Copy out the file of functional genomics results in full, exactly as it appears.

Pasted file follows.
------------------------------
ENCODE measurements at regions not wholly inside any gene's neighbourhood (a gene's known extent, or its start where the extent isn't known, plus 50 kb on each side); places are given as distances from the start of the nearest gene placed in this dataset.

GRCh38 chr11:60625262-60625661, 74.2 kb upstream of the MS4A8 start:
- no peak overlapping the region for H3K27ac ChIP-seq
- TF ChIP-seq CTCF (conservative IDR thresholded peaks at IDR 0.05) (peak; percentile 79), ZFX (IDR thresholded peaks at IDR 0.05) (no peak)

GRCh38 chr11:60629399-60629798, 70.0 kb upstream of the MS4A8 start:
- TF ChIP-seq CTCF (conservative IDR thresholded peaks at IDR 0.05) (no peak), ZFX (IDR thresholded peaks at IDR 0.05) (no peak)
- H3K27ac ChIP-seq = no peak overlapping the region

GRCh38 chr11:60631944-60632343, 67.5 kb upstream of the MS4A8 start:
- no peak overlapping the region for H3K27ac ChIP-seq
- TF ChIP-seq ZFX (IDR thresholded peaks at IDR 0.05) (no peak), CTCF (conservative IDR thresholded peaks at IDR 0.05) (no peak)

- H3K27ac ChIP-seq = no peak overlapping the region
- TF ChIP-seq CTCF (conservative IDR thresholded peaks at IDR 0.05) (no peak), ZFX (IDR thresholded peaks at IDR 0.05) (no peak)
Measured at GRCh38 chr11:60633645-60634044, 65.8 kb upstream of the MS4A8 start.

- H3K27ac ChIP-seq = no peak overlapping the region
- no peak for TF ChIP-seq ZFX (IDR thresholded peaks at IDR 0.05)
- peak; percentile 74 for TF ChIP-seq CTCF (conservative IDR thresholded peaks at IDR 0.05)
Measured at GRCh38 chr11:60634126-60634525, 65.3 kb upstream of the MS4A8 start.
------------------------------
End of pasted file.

ENCODE measurements at regions not wholly inside any gene's neighbourhood (a gene's known extent, or its start where the extent isn't known, plus 50 kb on each side); places are given as distances from the start of the nearest gene placed in this dataset.

GRCh38 chr11:60625262-60625661, 74.2 kb upstream of the MS4A8 start:
- no peak overlapping the region for H3K27ac ChIP-seq
- TF ChIP-seq CTCF (conservative IDR thresholded peaks at IDR 0.05) (peak; percentile 79), ZFX (IDR thresholded peaks at IDR 0.05) (no peak)

GRCh38 chr11:60629399-60629798, 70.0 kb upstream of the MS4A8 start:
- TF ChIP-seq CTCF (conservative IDR thresholded peaks at IDR 0.05) (no peak), ZFX (IDR thresholded peaks at IDR 0.05) (no peak)
- H3K27ac ChIP-seq = no peak overlapping the region

GRCh38 chr11:60631944-60632343, 67.5 kb upstream of the MS4A8 start:
- no peak overlapping the region for H3K27ac ChIP-seq
- TF ChIP-seq ZFX (IDR thresholded peaks at IDR 0.05) (no peak), CTCF (conservative IDR thresholded peaks at IDR 0.05) (no peak)

- H3K27ac ChIP-seq = no peak overlapping the region
- TF ChIP-seq CTCF (conservative IDR thresholded peaks at IDR 0.05) (no peak), ZFX (IDR thresholded peaks at IDR 0.05) (no peak)
Measured at GRCh38 chr11:60633645-60634044, 65.8 kb upstream of the MS4A8 start.

- H3K27ac ChIP-seq = no peak overlapping the region
- no peak for TF ChIP-seq ZFX (IDR thresholded peaks at IDR 0.05)
- peak; percentile 74 for TF ChIP-seq CTCF (conservative IDR thresholded peaks at IDR 0.05)
Measured at GRCh38 chr11:60634126-60634525, 65.3 kb upstream of the MS4A8 start.